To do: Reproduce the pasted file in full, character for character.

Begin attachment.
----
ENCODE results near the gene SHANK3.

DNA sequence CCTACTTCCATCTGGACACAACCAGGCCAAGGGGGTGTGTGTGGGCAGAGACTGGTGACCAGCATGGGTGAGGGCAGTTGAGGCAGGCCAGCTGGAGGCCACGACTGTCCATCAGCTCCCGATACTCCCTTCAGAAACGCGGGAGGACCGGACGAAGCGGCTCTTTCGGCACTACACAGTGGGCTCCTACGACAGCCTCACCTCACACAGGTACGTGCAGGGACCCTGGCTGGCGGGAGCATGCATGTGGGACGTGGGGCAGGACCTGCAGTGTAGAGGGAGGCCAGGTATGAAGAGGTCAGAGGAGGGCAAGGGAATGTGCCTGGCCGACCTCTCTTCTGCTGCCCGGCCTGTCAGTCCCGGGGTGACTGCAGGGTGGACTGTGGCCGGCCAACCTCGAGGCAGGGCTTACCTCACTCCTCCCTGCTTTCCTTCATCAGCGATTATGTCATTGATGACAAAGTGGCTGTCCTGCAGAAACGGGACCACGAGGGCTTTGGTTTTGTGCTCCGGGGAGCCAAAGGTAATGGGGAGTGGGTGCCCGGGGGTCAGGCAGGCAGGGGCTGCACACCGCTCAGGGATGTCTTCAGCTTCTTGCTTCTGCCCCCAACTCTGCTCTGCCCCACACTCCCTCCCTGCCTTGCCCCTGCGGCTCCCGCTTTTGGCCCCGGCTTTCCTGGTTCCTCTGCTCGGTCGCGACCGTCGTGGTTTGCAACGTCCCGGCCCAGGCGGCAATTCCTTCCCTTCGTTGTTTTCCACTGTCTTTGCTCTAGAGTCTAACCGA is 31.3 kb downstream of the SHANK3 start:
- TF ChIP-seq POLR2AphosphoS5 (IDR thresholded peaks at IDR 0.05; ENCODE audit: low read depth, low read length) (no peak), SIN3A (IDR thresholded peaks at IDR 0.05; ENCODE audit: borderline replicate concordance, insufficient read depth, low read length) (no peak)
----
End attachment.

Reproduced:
ENCODE results near the gene SHANK3.

DNA sequence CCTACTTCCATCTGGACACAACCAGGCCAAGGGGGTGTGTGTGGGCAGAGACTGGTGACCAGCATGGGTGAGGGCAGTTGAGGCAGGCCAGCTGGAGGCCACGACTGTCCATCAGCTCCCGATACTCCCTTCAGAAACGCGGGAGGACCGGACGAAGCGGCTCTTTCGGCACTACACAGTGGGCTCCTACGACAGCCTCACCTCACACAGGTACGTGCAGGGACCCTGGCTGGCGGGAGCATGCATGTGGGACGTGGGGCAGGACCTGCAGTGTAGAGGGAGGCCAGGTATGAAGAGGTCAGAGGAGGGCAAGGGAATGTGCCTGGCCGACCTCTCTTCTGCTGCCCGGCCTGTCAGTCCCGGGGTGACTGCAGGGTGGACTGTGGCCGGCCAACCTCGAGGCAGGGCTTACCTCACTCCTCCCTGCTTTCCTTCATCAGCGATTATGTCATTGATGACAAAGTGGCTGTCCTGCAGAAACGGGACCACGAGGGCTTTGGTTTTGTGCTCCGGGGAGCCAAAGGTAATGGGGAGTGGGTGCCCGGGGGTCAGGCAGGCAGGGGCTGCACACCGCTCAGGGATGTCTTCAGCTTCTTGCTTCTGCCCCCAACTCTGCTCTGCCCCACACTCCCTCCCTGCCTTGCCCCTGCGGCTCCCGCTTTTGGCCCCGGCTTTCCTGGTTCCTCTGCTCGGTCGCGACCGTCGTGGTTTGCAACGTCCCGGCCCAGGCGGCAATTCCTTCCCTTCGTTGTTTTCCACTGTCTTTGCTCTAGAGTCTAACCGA is 31.3 kb downstream of the SHANK3 start:
- TF ChIP-seq POLR2AphosphoS5 (IDR thresholded peaks at IDR 0.05; ENCODE audit: low read depth, low read length) (no peak), SIN3A (IDR thresholded peaks at IDR 0.05; ENCODE audit: borderline replicate concordance, insufficient read depth, low read length) (no peak)